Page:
Washington, May 28: The House of Representatives has passed Senate-approved legislation to hold China accountable for alleged human rights violations against the Uighurs and other Muslim minority groups in the country.
The House on Wednesday adopted the Uighur Human Rights Policy Act of 2020 with a 413-1 vote and it now heads to President Donald Trump’s desk to be signed into law. On May 14, the Senate passed the bill by unanimous consent.
The bill condemns human rights violations of ethnic Turkic Muslims in the Chinese city of Xinjiang and calls for an end to arbitrary detention and harassment of these communities inside – and outside – China.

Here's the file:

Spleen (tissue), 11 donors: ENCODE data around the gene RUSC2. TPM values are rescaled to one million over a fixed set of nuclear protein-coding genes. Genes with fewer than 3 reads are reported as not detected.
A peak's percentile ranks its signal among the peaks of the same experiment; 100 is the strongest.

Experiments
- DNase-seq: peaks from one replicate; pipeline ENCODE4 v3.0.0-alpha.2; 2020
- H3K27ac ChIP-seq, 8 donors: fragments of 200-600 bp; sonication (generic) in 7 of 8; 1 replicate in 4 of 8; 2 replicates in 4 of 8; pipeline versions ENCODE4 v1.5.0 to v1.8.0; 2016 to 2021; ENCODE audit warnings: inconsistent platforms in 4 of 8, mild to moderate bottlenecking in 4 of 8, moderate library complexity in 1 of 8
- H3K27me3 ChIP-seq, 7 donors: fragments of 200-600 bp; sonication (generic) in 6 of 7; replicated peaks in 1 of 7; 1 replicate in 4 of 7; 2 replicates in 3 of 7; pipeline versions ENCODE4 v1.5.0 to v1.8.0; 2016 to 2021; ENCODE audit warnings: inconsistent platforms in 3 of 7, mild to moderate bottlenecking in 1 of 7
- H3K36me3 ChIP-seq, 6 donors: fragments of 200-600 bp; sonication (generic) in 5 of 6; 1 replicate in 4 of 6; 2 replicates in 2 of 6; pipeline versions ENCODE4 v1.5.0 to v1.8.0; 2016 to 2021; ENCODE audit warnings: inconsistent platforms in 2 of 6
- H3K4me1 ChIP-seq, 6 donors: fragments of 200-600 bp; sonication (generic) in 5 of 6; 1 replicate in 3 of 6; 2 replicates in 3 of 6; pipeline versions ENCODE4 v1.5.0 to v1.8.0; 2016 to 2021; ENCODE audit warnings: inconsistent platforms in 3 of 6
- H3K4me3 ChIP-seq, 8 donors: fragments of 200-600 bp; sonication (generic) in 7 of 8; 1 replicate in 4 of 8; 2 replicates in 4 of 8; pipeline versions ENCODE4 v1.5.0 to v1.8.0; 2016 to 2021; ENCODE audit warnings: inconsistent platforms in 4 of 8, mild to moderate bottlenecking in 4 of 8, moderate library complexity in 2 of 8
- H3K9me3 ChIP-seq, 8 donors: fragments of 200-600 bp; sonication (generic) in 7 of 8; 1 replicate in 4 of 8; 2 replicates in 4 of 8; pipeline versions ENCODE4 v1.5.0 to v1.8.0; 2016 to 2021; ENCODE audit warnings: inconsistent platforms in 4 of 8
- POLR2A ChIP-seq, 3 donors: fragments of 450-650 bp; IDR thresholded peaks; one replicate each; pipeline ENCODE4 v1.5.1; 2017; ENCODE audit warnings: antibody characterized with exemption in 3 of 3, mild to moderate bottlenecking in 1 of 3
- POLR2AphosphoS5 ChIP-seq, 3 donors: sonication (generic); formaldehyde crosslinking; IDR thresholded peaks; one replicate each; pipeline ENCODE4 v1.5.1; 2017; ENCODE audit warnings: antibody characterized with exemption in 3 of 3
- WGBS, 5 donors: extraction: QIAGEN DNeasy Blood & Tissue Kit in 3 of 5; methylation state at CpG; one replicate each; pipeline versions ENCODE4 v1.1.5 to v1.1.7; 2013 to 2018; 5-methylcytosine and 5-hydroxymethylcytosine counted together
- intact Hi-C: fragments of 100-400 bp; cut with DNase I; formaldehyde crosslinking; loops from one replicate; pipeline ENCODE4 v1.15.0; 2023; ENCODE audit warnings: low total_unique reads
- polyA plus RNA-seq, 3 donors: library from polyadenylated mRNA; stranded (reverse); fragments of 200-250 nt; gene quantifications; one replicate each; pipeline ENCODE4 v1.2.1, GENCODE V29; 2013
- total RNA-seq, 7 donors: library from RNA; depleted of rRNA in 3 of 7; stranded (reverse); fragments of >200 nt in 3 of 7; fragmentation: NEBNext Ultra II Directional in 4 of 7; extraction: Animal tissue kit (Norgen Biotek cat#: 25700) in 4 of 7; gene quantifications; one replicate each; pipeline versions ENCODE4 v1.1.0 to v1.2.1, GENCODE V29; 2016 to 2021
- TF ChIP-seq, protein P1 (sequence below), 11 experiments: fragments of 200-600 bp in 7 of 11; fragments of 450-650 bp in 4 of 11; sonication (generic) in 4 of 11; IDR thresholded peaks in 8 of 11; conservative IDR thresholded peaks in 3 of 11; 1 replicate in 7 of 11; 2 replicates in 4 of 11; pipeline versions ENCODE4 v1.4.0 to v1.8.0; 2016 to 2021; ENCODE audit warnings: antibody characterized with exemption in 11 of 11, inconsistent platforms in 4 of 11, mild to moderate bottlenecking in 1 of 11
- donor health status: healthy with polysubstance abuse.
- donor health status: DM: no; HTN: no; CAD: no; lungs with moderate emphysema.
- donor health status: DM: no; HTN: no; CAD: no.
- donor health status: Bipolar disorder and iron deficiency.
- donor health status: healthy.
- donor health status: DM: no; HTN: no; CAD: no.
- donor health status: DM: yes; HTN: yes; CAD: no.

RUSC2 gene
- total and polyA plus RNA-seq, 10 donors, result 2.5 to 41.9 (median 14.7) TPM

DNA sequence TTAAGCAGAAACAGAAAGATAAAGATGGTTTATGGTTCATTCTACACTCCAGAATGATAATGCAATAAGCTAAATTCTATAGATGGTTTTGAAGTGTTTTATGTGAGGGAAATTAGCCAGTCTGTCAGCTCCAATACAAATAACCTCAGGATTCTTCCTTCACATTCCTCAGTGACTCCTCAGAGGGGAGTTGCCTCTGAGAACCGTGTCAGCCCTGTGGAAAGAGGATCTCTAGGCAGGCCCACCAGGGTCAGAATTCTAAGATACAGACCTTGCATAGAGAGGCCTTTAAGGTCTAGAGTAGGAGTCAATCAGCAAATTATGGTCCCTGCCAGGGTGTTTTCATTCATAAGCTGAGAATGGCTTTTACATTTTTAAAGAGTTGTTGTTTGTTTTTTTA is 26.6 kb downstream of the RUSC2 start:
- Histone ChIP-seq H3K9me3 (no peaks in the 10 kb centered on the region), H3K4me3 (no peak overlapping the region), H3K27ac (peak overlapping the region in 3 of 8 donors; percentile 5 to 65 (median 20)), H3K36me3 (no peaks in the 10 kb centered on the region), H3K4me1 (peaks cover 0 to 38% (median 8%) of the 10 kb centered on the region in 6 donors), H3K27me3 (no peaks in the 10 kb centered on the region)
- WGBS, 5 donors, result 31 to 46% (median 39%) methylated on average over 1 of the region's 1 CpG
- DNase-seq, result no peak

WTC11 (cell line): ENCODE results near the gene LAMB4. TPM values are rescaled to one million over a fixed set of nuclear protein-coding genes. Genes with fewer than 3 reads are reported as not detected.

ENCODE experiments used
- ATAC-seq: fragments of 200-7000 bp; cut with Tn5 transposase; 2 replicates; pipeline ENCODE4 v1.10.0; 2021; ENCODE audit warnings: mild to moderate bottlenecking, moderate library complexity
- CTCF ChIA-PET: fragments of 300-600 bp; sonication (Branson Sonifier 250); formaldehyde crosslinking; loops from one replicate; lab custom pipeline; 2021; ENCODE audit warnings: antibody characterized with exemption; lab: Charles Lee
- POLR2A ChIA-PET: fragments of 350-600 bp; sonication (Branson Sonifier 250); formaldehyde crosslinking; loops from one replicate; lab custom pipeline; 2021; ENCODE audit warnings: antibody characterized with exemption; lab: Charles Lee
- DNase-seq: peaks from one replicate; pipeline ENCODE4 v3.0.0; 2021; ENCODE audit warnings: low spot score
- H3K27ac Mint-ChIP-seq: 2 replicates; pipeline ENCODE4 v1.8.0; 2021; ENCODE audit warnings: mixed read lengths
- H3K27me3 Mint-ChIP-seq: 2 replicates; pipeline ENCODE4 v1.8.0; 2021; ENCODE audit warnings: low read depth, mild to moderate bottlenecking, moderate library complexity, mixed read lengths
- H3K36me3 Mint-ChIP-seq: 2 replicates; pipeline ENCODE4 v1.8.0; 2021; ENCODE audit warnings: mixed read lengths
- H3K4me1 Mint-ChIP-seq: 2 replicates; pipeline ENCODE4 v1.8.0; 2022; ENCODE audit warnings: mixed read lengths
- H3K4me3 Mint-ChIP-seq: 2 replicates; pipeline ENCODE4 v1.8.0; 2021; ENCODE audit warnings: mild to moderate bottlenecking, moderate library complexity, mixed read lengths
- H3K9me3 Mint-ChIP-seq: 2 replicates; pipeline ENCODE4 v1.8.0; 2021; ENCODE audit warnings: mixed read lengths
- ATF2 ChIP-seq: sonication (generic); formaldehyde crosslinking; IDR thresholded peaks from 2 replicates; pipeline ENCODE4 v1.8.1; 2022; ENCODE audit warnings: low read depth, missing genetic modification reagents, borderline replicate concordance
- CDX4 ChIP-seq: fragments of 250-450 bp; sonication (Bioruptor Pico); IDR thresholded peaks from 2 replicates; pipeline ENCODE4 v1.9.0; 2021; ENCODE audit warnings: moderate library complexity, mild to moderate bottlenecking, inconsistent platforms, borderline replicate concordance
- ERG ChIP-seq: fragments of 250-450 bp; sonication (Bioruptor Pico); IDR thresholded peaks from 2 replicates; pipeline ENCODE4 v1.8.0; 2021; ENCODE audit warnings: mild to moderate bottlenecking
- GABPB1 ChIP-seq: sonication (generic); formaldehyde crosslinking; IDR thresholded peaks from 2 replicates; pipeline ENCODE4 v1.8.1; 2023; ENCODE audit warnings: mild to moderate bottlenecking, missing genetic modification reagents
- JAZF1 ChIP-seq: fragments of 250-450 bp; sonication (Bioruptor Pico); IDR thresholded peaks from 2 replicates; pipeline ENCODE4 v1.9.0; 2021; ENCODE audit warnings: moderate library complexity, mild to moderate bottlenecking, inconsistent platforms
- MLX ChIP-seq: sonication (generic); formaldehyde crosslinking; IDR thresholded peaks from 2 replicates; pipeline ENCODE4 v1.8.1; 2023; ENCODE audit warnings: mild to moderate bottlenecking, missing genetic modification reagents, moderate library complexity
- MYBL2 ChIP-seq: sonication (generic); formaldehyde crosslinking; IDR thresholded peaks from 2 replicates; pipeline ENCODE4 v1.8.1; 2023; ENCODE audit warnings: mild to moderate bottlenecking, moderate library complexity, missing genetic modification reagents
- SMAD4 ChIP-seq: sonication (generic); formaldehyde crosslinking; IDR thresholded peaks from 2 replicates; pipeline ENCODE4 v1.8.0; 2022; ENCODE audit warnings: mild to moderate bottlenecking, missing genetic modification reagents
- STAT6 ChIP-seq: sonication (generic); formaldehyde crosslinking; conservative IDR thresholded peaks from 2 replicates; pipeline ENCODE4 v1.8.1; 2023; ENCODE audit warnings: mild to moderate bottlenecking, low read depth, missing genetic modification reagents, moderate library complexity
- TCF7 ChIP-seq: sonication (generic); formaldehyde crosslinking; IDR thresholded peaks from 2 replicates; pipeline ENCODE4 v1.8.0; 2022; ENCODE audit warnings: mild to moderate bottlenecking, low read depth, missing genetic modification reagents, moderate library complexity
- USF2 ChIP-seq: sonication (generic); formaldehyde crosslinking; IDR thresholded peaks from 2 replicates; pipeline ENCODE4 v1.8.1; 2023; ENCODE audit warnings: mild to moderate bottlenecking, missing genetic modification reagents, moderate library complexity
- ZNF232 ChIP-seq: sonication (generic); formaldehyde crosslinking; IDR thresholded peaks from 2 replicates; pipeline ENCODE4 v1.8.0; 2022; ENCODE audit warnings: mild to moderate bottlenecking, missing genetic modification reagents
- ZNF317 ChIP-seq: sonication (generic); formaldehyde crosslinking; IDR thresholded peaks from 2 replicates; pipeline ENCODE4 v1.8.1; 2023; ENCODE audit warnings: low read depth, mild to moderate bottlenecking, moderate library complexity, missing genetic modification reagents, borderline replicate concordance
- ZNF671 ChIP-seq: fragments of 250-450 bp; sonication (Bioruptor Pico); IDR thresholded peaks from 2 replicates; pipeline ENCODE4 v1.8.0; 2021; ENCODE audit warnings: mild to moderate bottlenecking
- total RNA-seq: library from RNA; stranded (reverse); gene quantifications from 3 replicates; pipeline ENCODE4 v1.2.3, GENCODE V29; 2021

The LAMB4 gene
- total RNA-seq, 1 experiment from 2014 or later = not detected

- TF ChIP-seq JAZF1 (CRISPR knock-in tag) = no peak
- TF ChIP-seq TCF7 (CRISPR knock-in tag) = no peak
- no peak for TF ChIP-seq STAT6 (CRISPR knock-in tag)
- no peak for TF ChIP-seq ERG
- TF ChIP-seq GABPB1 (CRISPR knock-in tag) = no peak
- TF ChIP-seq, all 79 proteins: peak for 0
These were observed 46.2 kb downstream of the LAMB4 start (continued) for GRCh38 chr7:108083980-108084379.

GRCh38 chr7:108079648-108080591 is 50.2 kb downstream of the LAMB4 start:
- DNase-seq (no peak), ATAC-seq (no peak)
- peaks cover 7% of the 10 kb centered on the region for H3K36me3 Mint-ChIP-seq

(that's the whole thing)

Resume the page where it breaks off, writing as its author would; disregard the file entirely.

China has been criticized for reportedly holding up to one million ethnic Uyghurs and other Turkic Muslims in “re-education camps” under the pretext of fighting terrorism and religious extremism as of last summer.
Beijing has denied the existence of “re-education camps” on numerous occasions, insisting that the country is fully complying with the International Convention on the Elimination of All Forms of Racial Discrimination.